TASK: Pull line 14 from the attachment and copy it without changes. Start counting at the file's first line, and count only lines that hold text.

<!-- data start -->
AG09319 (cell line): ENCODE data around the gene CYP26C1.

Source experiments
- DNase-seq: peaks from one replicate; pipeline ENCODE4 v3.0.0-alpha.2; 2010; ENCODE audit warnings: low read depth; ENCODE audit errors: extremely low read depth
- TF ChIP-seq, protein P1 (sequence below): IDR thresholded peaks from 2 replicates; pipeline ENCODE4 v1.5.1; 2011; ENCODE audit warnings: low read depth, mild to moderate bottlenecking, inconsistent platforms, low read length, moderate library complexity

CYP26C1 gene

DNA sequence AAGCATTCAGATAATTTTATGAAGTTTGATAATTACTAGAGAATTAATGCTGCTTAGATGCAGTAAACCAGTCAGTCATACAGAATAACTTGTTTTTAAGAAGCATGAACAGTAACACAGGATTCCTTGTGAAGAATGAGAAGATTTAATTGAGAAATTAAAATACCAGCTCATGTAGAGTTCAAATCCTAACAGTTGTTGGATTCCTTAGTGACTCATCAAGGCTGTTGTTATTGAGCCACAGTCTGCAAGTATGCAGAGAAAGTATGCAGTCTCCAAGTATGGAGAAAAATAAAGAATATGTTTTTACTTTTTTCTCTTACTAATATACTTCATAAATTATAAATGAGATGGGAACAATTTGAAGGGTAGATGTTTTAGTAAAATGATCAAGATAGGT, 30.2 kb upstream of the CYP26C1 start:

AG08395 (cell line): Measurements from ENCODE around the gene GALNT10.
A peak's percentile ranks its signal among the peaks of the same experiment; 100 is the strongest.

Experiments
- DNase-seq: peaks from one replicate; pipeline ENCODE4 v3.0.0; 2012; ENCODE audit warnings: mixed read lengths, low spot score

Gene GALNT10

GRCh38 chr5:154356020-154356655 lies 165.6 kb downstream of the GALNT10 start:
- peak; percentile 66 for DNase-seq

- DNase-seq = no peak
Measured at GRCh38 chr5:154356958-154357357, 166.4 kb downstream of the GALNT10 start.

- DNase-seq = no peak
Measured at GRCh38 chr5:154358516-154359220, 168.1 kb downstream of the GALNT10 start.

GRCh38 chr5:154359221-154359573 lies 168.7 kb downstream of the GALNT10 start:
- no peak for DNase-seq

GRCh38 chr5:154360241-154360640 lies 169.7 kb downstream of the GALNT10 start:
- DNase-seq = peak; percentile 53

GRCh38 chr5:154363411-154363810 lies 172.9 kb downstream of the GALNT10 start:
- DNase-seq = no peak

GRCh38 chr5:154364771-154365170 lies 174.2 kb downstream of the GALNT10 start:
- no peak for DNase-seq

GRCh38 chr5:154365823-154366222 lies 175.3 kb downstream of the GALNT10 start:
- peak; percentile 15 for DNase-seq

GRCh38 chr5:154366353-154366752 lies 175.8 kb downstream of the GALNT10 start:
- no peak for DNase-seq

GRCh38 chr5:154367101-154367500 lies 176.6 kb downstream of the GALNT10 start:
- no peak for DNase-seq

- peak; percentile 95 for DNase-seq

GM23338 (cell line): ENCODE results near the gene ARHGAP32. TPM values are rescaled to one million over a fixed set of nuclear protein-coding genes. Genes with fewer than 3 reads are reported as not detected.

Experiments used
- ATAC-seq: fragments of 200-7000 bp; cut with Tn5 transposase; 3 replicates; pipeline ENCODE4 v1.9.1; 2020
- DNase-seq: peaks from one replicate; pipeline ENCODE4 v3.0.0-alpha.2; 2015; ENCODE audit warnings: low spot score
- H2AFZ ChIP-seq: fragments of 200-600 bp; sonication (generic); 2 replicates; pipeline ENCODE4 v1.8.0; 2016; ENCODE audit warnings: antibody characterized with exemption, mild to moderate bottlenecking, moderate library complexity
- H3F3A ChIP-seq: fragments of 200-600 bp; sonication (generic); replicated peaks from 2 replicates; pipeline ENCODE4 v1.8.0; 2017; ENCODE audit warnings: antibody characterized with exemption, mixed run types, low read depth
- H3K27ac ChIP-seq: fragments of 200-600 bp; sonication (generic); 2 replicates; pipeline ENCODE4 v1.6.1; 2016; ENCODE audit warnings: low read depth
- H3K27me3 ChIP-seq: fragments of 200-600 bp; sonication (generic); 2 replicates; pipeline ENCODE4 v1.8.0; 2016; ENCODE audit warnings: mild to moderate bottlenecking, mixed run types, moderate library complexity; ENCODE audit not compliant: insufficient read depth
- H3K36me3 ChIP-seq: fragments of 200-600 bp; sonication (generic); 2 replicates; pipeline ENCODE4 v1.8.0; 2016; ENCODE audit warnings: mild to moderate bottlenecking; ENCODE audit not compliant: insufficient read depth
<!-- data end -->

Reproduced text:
- DNase-seq = no peak